Mean LOS 93 days Description Medical Acute Leukemia without Major O R Procedure

Leukemias account for approximately 8% of all human cancers, and approximately half of these cases are classified as acute leukemia. Acute leukemia, a malignant disease of the blood-forming organs, results when white blood cell (WBC) precursors proliferate in the bone marrow and lymphatic tissues. The cells eventually spread to the peripheral blood and all body tissues. Leukemia is considered acute when it has a rapid onset and progression and when, if it is left untreated, it leads to 100% mortality within days or months.

There are two major forms of acute leukemia: lymphocytic leukemia and nonlymphocytic leukemia. Lymphocytic leukemia involves the lymphocytes (cells that are derived from the stem cells and circulate among the blood, lymph nodes, and lymphatic organs) and lymphoid organs; nonlymphocytic leukemia involves hematopoietic stem cells that differentiate into monocytes, granulocytes, red blood cells (RBCs), and platelets. Up to 90% of acute leukemias are a form of lymphocytic leukemia, acute lymphoblastic leukemia (ALL), which is characterized by the abnormal growth of lymphocyte precursors called lymphoblasts. Acute myelogenous leukemia (AML) (also known as acute nonlymphocytic leukemia, or ANLL) causes the rapid accumulation of megakaryocytes (precursors to platelets), monocytes, granulocytes, and RBCs. As the disease progresses, the patient may have central nervous system (CNS) dysfunction with seizures, decreased mental status, or coma and renal insufficiency. Death occurs when the abnormal cells encroach on vital tissues and cause complications and organ dysfunction.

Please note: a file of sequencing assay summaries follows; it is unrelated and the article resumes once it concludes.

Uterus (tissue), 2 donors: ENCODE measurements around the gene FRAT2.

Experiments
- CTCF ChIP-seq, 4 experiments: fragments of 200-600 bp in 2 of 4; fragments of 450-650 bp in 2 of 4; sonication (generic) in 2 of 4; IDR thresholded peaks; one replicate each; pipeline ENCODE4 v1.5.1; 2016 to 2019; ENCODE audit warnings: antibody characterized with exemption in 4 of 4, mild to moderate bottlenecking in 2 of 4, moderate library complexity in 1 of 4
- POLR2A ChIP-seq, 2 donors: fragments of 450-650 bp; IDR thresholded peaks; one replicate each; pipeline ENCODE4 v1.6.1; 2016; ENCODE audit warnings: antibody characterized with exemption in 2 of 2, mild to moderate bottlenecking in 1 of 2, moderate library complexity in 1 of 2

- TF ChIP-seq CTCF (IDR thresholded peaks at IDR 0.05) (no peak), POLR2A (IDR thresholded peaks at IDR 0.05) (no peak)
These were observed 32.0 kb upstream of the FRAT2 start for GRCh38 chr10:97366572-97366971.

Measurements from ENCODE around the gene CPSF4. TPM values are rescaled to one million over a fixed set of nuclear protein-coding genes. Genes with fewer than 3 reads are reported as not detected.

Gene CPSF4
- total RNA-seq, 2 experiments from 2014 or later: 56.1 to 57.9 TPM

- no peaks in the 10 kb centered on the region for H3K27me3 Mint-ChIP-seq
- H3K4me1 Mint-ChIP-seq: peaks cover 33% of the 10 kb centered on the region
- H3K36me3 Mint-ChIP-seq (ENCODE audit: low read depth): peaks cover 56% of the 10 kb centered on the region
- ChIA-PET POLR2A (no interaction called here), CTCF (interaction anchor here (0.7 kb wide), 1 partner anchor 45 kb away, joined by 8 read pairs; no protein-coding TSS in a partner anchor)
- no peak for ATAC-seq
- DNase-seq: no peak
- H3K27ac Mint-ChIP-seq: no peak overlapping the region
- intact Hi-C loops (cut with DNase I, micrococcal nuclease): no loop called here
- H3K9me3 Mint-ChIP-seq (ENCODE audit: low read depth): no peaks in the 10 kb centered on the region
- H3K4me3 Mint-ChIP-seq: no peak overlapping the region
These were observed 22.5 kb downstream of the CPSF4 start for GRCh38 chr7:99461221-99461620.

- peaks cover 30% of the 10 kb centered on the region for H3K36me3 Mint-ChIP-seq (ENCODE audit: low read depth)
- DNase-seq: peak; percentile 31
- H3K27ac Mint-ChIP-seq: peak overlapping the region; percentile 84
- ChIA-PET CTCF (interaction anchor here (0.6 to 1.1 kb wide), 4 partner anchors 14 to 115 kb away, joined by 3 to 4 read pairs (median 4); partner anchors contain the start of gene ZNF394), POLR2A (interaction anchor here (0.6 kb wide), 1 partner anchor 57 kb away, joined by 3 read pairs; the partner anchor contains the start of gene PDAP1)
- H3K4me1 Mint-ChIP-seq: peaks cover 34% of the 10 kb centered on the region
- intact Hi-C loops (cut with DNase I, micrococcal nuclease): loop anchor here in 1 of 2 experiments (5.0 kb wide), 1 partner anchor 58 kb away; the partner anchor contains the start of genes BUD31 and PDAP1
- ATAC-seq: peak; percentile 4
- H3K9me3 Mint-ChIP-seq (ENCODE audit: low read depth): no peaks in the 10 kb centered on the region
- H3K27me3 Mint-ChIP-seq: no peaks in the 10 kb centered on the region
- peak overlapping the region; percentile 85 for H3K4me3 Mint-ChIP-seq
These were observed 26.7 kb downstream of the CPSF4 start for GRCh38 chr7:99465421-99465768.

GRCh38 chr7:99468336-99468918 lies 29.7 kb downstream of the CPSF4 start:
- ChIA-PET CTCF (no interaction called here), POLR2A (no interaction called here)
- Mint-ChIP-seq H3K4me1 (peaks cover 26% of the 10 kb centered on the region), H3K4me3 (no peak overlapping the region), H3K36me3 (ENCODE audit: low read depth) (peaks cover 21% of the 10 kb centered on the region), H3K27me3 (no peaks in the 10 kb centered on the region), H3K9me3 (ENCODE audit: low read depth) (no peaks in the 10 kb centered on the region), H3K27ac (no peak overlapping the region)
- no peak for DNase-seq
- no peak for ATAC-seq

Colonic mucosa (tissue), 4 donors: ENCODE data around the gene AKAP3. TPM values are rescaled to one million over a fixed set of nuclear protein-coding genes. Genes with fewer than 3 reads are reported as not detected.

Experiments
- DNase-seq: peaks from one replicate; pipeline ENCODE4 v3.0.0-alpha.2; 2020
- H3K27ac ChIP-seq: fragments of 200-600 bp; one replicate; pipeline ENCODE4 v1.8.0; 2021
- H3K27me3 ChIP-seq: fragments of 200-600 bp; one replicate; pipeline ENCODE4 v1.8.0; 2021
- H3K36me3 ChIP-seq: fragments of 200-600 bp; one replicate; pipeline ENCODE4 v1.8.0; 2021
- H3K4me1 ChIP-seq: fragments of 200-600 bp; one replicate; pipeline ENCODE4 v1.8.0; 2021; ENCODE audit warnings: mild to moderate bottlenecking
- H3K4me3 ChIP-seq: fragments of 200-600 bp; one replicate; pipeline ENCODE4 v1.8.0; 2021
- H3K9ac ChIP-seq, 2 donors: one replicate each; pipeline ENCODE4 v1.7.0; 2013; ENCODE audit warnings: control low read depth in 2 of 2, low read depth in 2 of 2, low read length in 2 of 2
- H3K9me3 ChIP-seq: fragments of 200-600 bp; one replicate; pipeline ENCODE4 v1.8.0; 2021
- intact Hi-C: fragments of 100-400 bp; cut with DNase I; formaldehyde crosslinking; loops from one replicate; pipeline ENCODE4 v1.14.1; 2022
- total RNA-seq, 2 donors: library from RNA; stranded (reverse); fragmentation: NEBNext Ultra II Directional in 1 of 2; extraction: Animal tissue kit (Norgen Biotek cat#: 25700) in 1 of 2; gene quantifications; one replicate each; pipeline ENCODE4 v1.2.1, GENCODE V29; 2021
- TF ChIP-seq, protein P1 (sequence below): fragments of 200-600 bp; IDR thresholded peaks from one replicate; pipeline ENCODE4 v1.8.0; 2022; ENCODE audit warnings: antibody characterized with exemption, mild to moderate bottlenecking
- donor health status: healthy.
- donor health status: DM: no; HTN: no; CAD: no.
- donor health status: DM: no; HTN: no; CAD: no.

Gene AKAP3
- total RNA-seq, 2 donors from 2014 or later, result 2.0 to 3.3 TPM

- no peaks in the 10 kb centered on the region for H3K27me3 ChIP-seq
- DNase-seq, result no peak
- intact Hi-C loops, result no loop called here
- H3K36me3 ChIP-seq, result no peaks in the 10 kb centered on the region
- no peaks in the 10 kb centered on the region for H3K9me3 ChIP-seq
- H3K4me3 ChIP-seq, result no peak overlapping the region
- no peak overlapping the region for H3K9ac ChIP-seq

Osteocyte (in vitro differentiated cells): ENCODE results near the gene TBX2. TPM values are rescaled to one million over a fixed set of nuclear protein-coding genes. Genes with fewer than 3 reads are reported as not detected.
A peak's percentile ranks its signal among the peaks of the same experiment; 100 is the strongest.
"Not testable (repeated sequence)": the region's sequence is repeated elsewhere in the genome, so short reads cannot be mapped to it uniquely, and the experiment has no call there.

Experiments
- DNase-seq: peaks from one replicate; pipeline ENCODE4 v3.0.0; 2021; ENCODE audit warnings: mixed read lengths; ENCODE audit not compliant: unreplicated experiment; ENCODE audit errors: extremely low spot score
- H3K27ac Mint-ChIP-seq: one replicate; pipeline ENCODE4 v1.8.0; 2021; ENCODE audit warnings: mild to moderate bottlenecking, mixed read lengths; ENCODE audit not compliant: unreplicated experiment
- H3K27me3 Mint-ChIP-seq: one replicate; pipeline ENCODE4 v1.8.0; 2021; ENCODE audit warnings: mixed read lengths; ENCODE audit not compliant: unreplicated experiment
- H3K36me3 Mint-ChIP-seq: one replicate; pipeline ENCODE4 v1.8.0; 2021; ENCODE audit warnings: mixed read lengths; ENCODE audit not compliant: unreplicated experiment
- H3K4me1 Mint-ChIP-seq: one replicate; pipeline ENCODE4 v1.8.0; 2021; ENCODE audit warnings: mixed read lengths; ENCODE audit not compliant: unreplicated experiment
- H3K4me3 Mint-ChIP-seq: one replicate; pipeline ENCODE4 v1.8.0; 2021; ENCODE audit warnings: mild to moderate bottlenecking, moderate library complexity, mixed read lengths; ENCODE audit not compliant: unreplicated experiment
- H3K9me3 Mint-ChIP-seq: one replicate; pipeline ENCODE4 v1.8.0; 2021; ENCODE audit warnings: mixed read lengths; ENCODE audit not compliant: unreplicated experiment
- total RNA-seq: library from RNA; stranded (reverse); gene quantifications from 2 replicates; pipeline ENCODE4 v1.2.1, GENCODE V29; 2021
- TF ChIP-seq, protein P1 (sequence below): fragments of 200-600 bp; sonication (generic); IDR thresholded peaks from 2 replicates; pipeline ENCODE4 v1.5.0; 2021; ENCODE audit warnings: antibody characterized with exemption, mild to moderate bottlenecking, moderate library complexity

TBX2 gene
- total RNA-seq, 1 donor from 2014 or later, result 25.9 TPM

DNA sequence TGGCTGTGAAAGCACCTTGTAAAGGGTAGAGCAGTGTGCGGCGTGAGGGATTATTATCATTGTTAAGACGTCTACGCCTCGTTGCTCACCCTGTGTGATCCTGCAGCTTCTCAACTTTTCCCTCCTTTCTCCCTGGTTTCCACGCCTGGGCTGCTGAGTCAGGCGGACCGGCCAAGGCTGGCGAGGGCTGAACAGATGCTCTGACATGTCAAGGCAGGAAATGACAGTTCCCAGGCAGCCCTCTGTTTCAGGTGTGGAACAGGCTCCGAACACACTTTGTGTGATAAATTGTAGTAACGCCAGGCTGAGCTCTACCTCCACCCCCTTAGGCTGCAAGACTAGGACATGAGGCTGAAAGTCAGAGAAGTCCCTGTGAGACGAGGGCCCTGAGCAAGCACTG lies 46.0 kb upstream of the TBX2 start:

Approximately 30,000 new cases of leukemia occur each year, 28,000 of them adult cases and 2500 in children. AML is the most common adult leukemia, and two out of three children who develop acute leukemia develop ALL. Approximately 22,000 adults and children die of all forms of leukemia each year. Patients with AML or ALL can be kept in long-term remission or cured in approximately 20% to 30% of adults. Five-year survival rates for children with ALL are close to 80% and for children with AML close to 40%.

564 Leukemia, Acute

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